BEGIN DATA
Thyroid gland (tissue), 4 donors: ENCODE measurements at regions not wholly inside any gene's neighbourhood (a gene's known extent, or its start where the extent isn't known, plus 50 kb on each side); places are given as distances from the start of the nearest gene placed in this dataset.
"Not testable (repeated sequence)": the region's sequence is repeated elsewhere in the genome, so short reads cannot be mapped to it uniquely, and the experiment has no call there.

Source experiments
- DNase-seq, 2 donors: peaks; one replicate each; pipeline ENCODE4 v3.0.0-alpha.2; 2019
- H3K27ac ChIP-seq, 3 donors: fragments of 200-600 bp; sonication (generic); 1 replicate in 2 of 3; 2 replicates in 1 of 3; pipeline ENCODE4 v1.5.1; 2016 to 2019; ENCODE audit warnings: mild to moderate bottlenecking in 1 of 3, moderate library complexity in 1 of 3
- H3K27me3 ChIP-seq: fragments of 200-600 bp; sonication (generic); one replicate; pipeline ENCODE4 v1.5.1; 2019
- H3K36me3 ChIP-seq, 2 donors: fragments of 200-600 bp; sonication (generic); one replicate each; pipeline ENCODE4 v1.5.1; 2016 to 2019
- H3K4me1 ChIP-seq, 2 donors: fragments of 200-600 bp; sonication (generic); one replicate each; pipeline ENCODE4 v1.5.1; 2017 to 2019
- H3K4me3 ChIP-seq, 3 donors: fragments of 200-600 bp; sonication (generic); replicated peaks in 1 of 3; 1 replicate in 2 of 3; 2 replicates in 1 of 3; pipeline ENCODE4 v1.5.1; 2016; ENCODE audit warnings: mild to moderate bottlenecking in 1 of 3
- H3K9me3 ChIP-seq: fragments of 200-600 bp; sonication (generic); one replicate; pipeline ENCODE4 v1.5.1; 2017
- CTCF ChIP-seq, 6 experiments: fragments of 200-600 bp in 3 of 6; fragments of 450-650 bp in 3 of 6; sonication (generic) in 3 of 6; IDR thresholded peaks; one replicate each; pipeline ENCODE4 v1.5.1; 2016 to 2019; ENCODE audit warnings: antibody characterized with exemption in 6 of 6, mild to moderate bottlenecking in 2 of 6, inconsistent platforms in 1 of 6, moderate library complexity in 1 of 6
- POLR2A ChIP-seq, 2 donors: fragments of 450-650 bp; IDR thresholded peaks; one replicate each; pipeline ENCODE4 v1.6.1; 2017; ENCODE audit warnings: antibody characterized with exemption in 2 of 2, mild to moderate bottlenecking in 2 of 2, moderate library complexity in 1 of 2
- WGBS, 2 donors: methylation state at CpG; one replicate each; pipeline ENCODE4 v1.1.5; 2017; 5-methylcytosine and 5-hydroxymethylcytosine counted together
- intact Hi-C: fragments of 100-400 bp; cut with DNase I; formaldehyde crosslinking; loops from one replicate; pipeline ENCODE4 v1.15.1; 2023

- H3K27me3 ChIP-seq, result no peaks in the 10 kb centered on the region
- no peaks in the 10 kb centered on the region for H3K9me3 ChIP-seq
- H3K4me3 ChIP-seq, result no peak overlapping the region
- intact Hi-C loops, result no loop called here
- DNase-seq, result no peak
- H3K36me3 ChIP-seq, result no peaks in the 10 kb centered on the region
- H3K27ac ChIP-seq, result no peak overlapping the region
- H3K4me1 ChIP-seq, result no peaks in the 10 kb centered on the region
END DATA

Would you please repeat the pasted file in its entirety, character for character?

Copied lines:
Thyroid gland (tissue), 4 donors: ENCODE measurements at regions not wholly inside any gene's neighbourhood (a gene's known extent, or its start where the extent isn't known, plus 50 kb on each side); places are given as distances from the start of the nearest gene placed in this dataset.
"Not testable (repeated sequence)": the region's sequence is repeated elsewhere in the genome, so short reads cannot be mapped to it uniquely, and the experiment has no call there.

Source experiments
- DNase-seq, 2 donors: peaks; one replicate each; pipeline ENCODE4 v3.0.0-alpha.2; 2019
- H3K27ac ChIP-seq, 3 donors: fragments of 200-600 bp; sonication (generic); 1 replicate in 2 of 3; 2 replicates in 1 of 3; pipeline ENCODE4 v1.5.1; 2016 to 2019; ENCODE audit warnings: mild to moderate bottlenecking in 1 of 3, moderate library complexity in 1 of 3
- H3K27me3 ChIP-seq: fragments of 200-600 bp; sonication (generic); one replicate; pipeline ENCODE4 v1.5.1; 2019
- H3K36me3 ChIP-seq, 2 donors: fragments of 200-600 bp; sonication (generic); one replicate each; pipeline ENCODE4 v1.5.1; 2016 to 2019
- H3K4me1 ChIP-seq, 2 donors: fragments of 200-600 bp; sonication (generic); one replicate each; pipeline ENCODE4 v1.5.1; 2017 to 2019
- H3K4me3 ChIP-seq, 3 donors: fragments of 200-600 bp; sonication (generic); replicated peaks in 1 of 3; 1 replicate in 2 of 3; 2 replicates in 1 of 3; pipeline ENCODE4 v1.5.1; 2016; ENCODE audit warnings: mild to moderate bottlenecking in 1 of 3
- H3K9me3 ChIP-seq: fragments of 200-600 bp; sonication (generic); one replicate; pipeline ENCODE4 v1.5.1; 2017
- CTCF ChIP-seq, 6 experiments: fragments of 200-600 bp in 3 of 6; fragments of 450-650 bp in 3 of 6; sonication (generic) in 3 of 6; IDR thresholded peaks; one replicate each; pipeline ENCODE4 v1.5.1; 2016 to 2019; ENCODE audit warnings: antibody characterized with exemption in 6 of 6, mild to moderate bottlenecking in 2 of 6, inconsistent platforms in 1 of 6, moderate library complexity in 1 of 6
- POLR2A ChIP-seq, 2 donors: fragments of 450-650 bp; IDR thresholded peaks; one replicate each; pipeline ENCODE4 v1.6.1; 2017; ENCODE audit warnings: antibody characterized with exemption in 2 of 2, mild to moderate bottlenecking in 2 of 2, moderate library complexity in 1 of 2
- WGBS, 2 donors: methylation state at CpG; one replicate each; pipeline ENCODE4 v1.1.5; 2017; 5-methylcytosine and 5-hydroxymethylcytosine counted together
- intact Hi-C: fragments of 100-400 bp; cut with DNase I; formaldehyde crosslinking; loops from one replicate; pipeline ENCODE4 v1.15.1; 2023

- H3K27me3 ChIP-seq, result no peaks in the 10 kb centered on the region
- no peaks in the 10 kb centered on the region for H3K9me3 ChIP-seq
- H3K4me3 ChIP-seq, result no peak overlapping the region
- intact Hi-C loops, result no loop called here
- DNase-seq, result no peak
- H3K36me3 ChIP-seq, result no peaks in the 10 kb centered on the region
- H3K27ac ChIP-seq, result no peak overlapping the region
- H3K4me1 ChIP-seq, result no peaks in the 10 kb centered on the region